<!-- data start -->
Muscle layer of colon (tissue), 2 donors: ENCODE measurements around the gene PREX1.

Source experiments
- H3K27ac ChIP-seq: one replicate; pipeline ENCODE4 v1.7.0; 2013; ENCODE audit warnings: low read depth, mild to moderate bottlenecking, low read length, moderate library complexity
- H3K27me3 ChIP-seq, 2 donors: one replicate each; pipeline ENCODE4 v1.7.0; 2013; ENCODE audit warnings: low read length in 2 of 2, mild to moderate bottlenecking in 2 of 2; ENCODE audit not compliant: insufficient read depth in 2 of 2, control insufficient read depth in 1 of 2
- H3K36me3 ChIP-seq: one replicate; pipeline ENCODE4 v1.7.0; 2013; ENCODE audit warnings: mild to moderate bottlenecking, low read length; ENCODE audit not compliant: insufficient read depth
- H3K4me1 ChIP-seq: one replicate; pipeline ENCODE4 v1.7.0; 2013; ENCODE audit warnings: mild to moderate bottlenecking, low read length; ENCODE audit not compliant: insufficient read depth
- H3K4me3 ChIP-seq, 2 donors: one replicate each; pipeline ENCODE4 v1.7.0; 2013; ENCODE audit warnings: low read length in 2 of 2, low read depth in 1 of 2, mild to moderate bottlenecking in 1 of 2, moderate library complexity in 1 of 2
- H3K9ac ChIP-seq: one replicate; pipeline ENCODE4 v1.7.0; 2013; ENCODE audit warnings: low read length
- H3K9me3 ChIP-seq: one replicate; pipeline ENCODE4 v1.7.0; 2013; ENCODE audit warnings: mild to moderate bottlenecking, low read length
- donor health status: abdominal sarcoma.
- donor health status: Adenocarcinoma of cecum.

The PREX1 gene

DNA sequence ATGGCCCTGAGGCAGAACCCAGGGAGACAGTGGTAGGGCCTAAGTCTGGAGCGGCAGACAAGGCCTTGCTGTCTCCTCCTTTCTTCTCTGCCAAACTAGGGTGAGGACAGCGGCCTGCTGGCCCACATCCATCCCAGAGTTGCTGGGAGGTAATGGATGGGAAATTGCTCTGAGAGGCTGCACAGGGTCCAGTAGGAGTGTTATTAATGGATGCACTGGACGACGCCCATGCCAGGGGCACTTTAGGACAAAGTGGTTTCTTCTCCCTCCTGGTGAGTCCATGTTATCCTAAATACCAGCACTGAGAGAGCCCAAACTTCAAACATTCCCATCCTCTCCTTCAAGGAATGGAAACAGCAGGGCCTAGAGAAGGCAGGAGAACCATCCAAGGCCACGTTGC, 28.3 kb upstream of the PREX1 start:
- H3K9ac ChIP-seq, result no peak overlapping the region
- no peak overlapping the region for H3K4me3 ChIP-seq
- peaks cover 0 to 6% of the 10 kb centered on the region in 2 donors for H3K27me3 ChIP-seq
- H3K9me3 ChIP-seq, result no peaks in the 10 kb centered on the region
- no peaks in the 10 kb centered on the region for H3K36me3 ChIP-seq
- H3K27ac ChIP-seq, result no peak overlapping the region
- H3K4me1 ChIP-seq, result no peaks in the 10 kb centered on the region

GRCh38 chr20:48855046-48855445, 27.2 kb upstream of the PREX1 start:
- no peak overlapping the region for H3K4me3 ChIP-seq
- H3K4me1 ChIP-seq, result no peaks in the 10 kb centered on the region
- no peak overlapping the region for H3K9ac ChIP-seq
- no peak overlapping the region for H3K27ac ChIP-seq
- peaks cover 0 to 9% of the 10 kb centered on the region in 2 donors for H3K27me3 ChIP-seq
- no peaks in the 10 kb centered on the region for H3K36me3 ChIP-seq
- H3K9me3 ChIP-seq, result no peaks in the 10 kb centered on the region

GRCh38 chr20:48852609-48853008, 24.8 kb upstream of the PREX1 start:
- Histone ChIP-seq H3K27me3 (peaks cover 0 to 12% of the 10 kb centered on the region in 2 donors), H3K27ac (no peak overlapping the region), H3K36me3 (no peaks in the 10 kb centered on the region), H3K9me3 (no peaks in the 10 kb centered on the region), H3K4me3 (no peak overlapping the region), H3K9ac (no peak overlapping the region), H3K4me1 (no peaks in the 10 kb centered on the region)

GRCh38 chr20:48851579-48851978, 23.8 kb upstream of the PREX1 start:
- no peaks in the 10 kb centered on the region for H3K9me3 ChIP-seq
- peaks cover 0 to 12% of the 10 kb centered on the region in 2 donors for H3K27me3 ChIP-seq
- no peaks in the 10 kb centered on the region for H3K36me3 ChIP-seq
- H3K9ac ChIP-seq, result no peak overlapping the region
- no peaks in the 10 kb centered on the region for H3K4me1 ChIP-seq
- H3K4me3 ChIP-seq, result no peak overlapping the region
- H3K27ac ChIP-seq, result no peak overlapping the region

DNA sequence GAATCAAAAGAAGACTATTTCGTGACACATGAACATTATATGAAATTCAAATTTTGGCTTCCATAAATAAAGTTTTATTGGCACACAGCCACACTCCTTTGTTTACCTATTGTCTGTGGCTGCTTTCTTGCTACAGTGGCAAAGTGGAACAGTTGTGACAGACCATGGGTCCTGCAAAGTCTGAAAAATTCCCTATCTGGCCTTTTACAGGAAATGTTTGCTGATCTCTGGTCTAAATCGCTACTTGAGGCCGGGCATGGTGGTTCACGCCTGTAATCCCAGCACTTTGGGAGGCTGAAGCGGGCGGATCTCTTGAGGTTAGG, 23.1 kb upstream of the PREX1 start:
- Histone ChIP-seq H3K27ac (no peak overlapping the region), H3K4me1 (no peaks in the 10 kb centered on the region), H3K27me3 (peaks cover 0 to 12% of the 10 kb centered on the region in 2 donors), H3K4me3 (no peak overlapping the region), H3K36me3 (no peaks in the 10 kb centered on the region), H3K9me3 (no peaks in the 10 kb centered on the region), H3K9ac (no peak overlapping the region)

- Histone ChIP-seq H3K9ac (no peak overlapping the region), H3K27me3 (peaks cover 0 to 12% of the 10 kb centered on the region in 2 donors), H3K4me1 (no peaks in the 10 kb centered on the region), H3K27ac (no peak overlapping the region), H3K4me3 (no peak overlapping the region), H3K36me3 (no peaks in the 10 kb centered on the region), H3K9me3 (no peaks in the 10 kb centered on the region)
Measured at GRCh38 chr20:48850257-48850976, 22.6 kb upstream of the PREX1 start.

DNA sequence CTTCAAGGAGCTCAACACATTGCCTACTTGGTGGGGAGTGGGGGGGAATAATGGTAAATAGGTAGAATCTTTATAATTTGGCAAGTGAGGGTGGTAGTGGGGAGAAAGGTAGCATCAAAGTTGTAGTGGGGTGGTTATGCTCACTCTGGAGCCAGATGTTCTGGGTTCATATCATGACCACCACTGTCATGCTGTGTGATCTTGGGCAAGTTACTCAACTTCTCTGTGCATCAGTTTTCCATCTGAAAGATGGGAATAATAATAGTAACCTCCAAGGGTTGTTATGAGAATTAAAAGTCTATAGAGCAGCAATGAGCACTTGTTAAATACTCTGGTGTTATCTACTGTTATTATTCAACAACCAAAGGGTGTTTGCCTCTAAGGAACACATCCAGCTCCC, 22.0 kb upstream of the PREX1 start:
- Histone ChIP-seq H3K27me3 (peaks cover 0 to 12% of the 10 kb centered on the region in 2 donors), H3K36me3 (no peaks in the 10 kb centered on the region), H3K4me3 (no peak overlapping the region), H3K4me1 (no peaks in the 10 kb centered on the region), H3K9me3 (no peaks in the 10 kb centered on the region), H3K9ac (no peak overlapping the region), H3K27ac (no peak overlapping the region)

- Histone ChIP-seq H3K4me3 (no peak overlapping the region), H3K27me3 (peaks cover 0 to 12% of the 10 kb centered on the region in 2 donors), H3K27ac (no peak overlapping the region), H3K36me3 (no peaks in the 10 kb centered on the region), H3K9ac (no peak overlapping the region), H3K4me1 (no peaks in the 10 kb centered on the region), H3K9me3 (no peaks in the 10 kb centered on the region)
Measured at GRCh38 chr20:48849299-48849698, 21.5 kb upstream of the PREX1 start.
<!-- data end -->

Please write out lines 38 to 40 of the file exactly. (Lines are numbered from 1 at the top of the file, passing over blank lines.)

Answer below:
- H3K27ac ChIP-seq, result no peak overlapping the region

DNA sequence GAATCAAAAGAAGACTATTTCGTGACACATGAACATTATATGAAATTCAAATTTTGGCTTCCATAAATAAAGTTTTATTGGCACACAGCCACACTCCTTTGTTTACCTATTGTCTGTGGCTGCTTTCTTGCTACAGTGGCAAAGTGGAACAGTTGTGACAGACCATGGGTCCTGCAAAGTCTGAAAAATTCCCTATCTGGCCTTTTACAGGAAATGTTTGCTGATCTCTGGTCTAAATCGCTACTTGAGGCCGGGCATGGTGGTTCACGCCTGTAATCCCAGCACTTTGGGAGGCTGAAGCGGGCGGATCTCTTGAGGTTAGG, 23.1 kb upstream of the PREX1 start:
- Histone ChIP-seq H3K27ac (no peak overlapping the region), H3K4me1 (no peaks in the 10 kb centered on the region), H3K27me3 (peaks cover 0 to 12% of the 10 kb centered on the region in 2 donors), H3K4me3 (no peak overlapping the region), H3K36me3 (no peaks in the 10 kb centered on the region), H3K9me3 (no peaks in the 10 kb centered on the region), H3K9ac (no peak overlapping the region)